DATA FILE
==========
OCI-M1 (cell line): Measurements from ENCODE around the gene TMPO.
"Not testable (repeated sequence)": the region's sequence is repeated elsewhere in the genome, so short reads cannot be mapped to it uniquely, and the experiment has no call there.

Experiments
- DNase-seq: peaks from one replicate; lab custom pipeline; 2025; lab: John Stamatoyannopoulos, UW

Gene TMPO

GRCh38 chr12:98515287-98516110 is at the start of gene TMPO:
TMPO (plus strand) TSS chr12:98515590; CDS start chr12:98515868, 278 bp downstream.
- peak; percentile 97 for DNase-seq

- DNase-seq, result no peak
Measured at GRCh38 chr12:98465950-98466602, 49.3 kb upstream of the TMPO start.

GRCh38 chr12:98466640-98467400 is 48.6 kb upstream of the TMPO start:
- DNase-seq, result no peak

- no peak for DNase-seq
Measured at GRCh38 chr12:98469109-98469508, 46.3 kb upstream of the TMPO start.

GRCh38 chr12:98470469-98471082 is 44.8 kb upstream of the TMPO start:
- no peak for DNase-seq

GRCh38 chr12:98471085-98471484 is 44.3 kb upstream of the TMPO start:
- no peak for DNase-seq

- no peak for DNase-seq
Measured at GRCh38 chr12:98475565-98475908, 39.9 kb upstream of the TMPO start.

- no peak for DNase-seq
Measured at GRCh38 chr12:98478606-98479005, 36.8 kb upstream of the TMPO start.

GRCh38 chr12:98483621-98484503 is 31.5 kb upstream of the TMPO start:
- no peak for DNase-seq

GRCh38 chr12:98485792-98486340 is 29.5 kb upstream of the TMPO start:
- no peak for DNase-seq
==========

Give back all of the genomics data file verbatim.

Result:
OCI-M1 (cell line): Measurements from ENCODE around the gene TMPO.
"Not testable (repeated sequence)": the region's sequence is repeated elsewhere in the genome, so short reads cannot be mapped to it uniquely, and the experiment has no call there.

Experiments
- DNase-seq: peaks from one replicate; lab custom pipeline; 2025; lab: John Stamatoyannopoulos, UW

Gene TMPO

GRCh38 chr12:98515287-98516110 is at the start of gene TMPO:
TMPO (plus strand) TSS chr12:98515590; CDS start chr12:98515868, 278 bp downstream.
- peak; percentile 97 for DNase-seq

- DNase-seq, result no peak
Measured at GRCh38 chr12:98465950-98466602, 49.3 kb upstream of the TMPO start.

GRCh38 chr12:98466640-98467400 is 48.6 kb upstream of the TMPO start:
- DNase-seq, result no peak

- no peak for DNase-seq
Measured at GRCh38 chr12:98469109-98469508, 46.3 kb upstream of the TMPO start.

GRCh38 chr12:98470469-98471082 is 44.8 kb upstream of the TMPO start:
- no peak for DNase-seq

GRCh38 chr12:98471085-98471484 is 44.3 kb upstream of the TMPO start:
- no peak for DNase-seq

- no peak for DNase-seq
Measured at GRCh38 chr12:98475565-98475908, 39.9 kb upstream of the TMPO start.

- no peak for DNase-seq
Measured at GRCh38 chr12:98478606-98479005, 36.8 kb upstream of the TMPO start.

GRCh38 chr12:98483621-98484503 is 31.5 kb upstream of the TMPO start:
- no peak for DNase-seq

GRCh38 chr12:98485792-98486340 is 29.5 kb upstream of the TMPO start:
- no peak for DNase-seq